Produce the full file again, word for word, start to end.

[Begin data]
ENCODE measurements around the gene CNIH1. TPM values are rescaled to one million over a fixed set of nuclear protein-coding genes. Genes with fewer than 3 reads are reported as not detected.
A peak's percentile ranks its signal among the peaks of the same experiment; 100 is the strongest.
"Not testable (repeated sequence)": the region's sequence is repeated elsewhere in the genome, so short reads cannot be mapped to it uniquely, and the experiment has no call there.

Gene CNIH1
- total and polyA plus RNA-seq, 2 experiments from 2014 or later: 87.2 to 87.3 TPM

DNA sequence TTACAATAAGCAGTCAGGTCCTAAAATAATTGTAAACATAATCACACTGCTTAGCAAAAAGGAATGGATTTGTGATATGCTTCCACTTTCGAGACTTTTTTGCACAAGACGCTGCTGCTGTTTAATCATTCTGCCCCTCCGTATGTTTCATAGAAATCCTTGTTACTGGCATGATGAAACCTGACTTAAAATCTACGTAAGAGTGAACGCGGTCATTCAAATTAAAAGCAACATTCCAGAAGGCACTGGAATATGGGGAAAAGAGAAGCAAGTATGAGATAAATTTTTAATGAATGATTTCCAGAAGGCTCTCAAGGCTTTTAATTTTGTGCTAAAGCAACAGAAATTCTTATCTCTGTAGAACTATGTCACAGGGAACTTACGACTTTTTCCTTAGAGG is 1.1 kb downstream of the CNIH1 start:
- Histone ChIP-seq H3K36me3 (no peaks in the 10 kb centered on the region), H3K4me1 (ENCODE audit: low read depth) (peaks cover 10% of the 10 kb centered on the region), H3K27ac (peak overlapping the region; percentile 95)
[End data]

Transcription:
ENCODE measurements around the gene CNIH1. TPM values are rescaled to one million over a fixed set of nuclear protein-coding genes. Genes with fewer than 3 reads are reported as not detected.
A peak's percentile ranks its signal among the peaks of the same experiment; 100 is the strongest.
"Not testable (repeated sequence)": the region's sequence is repeated elsewhere in the genome, so short reads cannot be mapped to it uniquely, and the experiment has no call there.

Gene CNIH1
- total and polyA plus RNA-seq, 2 experiments from 2014 or later: 87.2 to 87.3 TPM

DNA sequence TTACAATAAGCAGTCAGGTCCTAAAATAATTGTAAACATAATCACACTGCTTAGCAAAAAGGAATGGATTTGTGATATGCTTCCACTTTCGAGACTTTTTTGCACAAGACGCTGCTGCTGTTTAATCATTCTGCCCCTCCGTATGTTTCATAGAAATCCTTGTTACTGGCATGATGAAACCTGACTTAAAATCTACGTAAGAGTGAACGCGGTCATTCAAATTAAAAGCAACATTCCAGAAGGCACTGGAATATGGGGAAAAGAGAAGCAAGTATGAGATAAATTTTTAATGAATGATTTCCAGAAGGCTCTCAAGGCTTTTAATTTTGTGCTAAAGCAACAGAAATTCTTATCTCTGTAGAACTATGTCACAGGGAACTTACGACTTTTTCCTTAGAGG is 1.1 kb downstream of the CNIH1 start:
- Histone ChIP-seq H3K36me3 (no peaks in the 10 kb centered on the region), H3K4me1 (ENCODE audit: low read depth) (peaks cover 10% of the 10 kb centered on the region), H3K27ac (peak overlapping the region; percentile 95)